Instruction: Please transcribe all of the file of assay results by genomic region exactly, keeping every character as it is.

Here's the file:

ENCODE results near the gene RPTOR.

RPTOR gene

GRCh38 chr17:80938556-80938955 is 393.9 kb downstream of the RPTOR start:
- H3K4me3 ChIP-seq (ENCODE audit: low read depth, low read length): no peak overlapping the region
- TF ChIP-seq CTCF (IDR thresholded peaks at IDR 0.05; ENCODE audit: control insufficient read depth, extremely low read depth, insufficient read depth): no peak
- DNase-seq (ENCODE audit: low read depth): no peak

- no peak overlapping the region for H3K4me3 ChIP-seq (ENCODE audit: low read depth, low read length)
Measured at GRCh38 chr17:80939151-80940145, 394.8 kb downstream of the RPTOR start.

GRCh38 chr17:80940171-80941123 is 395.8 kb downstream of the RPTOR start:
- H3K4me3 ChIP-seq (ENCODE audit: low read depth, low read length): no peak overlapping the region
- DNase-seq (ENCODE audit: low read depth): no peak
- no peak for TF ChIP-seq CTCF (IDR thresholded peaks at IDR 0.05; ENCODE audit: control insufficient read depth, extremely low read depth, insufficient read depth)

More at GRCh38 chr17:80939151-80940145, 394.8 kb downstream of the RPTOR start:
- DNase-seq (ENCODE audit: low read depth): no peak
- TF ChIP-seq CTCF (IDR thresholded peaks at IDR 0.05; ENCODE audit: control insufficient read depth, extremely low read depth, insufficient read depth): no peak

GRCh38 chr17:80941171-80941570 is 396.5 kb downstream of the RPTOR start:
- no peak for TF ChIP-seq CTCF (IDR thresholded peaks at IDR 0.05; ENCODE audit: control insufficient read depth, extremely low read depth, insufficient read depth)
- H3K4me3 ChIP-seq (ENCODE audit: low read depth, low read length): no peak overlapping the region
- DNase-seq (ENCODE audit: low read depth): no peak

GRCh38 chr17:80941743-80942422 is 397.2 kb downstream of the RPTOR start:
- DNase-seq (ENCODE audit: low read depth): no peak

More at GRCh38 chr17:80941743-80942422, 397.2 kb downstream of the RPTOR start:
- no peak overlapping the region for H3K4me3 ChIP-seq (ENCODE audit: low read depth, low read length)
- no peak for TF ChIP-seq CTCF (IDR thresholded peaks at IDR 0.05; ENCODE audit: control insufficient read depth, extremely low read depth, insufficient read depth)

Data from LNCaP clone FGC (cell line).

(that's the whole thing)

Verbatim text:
ENCODE results near the gene RPTOR.

RPTOR gene

GRCh38 chr17:80938556-80938955 is 393.9 kb downstream of the RPTOR start:
- H3K4me3 ChIP-seq (ENCODE audit: low read depth, low read length): no peak overlapping the region
- TF ChIP-seq CTCF (IDR thresholded peaks at IDR 0.05; ENCODE audit: control insufficient read depth, extremely low read depth, insufficient read depth): no peak
- DNase-seq (ENCODE audit: low read depth): no peak

- no peak overlapping the region for H3K4me3 ChIP-seq (ENCODE audit: low read depth, low read length)
Measured at GRCh38 chr17:80939151-80940145, 394.8 kb downstream of the RPTOR start.

GRCh38 chr17:80940171-80941123 is 395.8 kb downstream of the RPTOR start:
- H3K4me3 ChIP-seq (ENCODE audit: low read depth, low read length): no peak overlapping the region
- DNase-seq (ENCODE audit: low read depth): no peak
- no peak for TF ChIP-seq CTCF (IDR thresholded peaks at IDR 0.05; ENCODE audit: control insufficient read depth, extremely low read depth, insufficient read depth)

More at GRCh38 chr17:80939151-80940145, 394.8 kb downstream of the RPTOR start:
- DNase-seq (ENCODE audit: low read depth): no peak
- TF ChIP-seq CTCF (IDR thresholded peaks at IDR 0.05; ENCODE audit: control insufficient read depth, extremely low read depth, insufficient read depth): no peak

GRCh38 chr17:80941171-80941570 is 396.5 kb downstream of the RPTOR start:
- no peak for TF ChIP-seq CTCF (IDR thresholded peaks at IDR 0.05; ENCODE audit: control insufficient read depth, extremely low read depth, insufficient read depth)
- H3K4me3 ChIP-seq (ENCODE audit: low read depth, low read length): no peak overlapping the region
- DNase-seq (ENCODE audit: low read depth): no peak

GRCh38 chr17:80941743-80942422 is 397.2 kb downstream of the RPTOR start:
- DNase-seq (ENCODE audit: low read depth): no peak

More at GRCh38 chr17:80941743-80942422, 397.2 kb downstream of the RPTOR start:
- no peak overlapping the region for H3K4me3 ChIP-seq (ENCODE audit: low read depth, low read length)
- no peak for TF ChIP-seq CTCF (IDR thresholded peaks at IDR 0.05; ENCODE audit: control insufficient read depth, extremely low read depth, insufficient read depth)

Data from LNCaP clone FGC (cell line).